Leila's blog

comrades from DAF join the struggle to defend Kobane comrades from DAF join the struggle to defend Kobane

The heroic resistance of the people of Kobane in fighting the onslaught of the Daesh (ISIS) fascists since mid-September, has led to a surge of international solidarity. A multitude of articles and statements have been written and protests have been held in cities across the world. Kurds have flooded across the Turkish border to help their compatriots in the fight despite being brutally pushed back by Turkish forces, and others including Turkish comrades from DAF (Revolutionary Anarchist Action) have gone to the border to support in keeping it open to help the flood of refugees escaping to Turkey. There have been calls to arm Kurdish forces and calls to support DAF and send aid for refugees.  Yet this solidarity with Syria’s Kurds has not been extended to non-Kurdish groups in the country that have been fighting, and dying, to…

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الرحمة لروحك ..

Arabic Literature (in English)

Shaimaa El-Sabbagh, the activist who was shot dead at a rally in Tahrir Square yesterday, was also a poet:

A letter in my purse

By Shaimaa El-Sabbagh, trans. Maged Zaher
I am not sure
Truly, she was nothing more than just a purse
But when lost, there was a problem
How to face the world without her
Because the streets remember us together
The shops know her more than me
Because she is the one who pays

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the interrogations of shamshouma

The story of the Syrian body as seen by Lebanese eyes is not a new one, it dates back to the time when Syrian workers migrated to Lebanon and became cheap labor, around the country’s largest institutional and urban development in the 1950s.And cheap labor, with time, cheapens the body itself and disciplines it. People then would speak of the Syrian worker as someone coming from dark places of Syria, unknown barbaric villages that manufacturepeople who were completely different from Lebanese. “Not all Syrians are backward”, the story went, “but these people who come to Lebanon and work in construction and other cheap form of labor, come “men wara al ba2ar”, they are dirty, ignorant and stupid”. Somehow labor exploitation disappears onto the Syrian worker’s body, thereby making it as ontologically different and alien, not just for middle and upper class Lebanese but for their fellow Lebanese…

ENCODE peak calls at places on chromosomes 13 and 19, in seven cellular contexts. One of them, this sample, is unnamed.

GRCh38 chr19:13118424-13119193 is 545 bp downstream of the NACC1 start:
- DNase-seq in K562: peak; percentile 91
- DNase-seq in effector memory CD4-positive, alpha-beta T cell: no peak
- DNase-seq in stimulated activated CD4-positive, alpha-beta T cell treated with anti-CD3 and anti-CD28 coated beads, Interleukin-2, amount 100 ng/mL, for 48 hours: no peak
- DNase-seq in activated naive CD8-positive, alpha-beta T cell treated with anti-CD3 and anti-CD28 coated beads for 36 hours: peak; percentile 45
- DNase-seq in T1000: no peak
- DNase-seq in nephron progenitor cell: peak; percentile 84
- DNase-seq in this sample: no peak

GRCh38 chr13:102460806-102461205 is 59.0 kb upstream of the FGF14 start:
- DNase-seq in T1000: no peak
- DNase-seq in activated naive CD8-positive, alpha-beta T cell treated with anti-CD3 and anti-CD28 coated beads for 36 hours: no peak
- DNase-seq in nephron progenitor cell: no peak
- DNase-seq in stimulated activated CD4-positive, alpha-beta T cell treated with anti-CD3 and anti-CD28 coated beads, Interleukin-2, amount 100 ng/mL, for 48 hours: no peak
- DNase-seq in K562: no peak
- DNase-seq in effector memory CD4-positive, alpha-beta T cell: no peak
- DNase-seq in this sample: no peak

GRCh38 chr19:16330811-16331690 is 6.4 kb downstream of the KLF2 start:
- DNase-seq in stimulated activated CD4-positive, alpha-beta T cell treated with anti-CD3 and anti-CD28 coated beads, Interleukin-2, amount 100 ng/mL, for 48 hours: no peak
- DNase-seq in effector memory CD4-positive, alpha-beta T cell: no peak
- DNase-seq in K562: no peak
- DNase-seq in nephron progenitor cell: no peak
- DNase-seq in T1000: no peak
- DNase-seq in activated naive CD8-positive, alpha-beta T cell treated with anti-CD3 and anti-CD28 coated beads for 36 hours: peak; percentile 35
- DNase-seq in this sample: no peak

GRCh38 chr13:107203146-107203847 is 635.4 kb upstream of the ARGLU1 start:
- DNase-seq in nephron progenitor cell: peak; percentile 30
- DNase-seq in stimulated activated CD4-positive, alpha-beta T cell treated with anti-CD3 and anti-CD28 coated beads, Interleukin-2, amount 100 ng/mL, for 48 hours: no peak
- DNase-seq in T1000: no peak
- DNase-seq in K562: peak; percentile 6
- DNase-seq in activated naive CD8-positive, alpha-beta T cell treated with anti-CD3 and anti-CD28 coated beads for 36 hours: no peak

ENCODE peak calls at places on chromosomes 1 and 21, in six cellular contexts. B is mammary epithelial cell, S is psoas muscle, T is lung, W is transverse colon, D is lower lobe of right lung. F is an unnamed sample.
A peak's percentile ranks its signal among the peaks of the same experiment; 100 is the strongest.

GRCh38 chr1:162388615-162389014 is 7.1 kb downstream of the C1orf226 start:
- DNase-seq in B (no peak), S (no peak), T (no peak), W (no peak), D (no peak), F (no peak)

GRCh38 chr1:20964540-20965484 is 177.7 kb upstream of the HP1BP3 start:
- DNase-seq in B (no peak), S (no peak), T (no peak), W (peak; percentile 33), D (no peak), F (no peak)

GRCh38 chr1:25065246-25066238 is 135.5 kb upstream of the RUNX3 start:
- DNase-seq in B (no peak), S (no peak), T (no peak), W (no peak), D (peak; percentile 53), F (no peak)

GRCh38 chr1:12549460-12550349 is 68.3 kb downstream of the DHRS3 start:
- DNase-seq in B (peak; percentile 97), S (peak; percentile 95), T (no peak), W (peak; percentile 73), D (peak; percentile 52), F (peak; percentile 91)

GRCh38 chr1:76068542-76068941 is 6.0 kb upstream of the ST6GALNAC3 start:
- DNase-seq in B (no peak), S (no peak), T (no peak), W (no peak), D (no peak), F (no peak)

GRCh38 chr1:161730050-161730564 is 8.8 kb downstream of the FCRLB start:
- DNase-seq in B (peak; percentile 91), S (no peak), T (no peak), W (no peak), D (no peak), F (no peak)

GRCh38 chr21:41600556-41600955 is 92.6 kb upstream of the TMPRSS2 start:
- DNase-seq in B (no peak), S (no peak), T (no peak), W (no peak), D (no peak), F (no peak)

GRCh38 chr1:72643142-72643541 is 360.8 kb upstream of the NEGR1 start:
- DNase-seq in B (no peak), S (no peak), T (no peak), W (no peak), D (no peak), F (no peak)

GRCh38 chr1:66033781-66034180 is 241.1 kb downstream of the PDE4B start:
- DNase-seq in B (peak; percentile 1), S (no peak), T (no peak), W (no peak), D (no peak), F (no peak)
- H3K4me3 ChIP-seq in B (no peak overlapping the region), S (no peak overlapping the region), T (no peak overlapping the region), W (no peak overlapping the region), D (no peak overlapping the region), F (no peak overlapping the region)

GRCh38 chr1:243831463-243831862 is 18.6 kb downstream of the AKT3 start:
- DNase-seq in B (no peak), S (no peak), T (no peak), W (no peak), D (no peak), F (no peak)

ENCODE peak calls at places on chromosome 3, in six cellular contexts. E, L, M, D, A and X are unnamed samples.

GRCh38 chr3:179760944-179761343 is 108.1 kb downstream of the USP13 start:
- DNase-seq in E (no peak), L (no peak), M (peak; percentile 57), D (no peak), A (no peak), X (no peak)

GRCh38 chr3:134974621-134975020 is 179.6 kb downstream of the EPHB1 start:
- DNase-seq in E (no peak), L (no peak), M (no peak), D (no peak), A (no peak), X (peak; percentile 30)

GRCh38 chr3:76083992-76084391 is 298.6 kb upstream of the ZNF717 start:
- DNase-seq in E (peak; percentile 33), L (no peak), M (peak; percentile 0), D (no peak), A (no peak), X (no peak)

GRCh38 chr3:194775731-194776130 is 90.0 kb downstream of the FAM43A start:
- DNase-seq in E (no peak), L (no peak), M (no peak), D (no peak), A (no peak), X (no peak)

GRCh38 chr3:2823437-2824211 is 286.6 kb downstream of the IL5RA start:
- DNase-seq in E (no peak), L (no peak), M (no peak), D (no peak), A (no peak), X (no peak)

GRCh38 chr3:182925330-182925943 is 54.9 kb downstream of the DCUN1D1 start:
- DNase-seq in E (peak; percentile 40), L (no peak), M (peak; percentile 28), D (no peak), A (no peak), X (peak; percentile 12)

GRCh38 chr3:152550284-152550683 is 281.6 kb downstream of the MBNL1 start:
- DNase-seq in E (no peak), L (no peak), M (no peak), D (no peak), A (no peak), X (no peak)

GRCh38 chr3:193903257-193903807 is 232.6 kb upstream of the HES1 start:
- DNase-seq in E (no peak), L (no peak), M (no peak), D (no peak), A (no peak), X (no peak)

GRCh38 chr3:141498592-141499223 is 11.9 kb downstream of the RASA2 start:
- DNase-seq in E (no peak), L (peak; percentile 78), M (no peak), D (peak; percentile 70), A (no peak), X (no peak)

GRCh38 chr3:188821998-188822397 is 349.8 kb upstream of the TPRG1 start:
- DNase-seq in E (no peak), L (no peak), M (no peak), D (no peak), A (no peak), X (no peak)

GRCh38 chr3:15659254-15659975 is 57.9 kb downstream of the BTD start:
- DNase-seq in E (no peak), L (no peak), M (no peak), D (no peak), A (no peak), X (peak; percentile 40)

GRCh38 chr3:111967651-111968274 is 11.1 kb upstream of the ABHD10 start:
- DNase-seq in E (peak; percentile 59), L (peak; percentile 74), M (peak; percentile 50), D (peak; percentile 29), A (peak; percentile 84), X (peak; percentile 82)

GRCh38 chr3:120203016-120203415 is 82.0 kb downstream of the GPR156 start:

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Beirut Based

APTOPIX Mideast Lebanon Storm

I may not be able to feel my fingers as I type, but I can’t really complain. The storm raging outside the window of my fancy, heated, top-floor office has already claimed two lives, including a 7-year-old Syrian boy.

According to the UNHCR, there are more than 1.15 million registered Syrian refugees in Lebanon. The Telegraph says that figure is equivalent to “Britain taking in 20 million asylum seekers in less than four years.” Many of those families live in tents not much sturdier than what you’d take camping at the height of summer, and people are literally freezing to death.

If you’d like to donate new or gently used jackets, sweaters, warm socks, winter shoes, hats, mittens or anything else that can fight the chill, there are several places accepting donations. It’s a good excuse to get rid of that sweater you haven’t worn since last year, and a little goes a long way.


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Arabic Literature (in English)

This is the beginnings of a list of the Arabic literary works published in English translation in 2014. Please add what’s slipped my mind below:

Novels (31)

Arch-and-the-Butterfly-Temple Bar, by Bahaa Abdelmeguid, trans. Jonathan Wright (AUC Press)

The Arch and the Butterfly, Mohammed Achaari, trans. Aida Bamia (BQFP) (Review)

The Maze of the Last One: A novel about the last Jewish family in Iraq, by Mohammad al-Ahmed, trans. Christopher Marrs (Dar Safi)

Blue Lorries, Radwa Ashour, trans. Barbara Romaine (BQFP)

The Woman from Tantoura, Radwa Ashour, trans. Kay Heikkinen (AUC Press)

Rain over Baghdad, by Hala El Badry, trans. Farouk Abdel Wahab (AUC Press)

The Corpse Exhibition, Hassan Blasim, trans. Jonathan Wright. (Penguin) (Interview)

Chewing Gum, by Mansour Bushnaf (Darf Publishers)

Who’s Afraid of Meryl Streep?, by Rashid al-Daif, trans. Paula Haydar (University of Texas Press)

june_rainPenguin’s Song, Hassan Daoud, trans…

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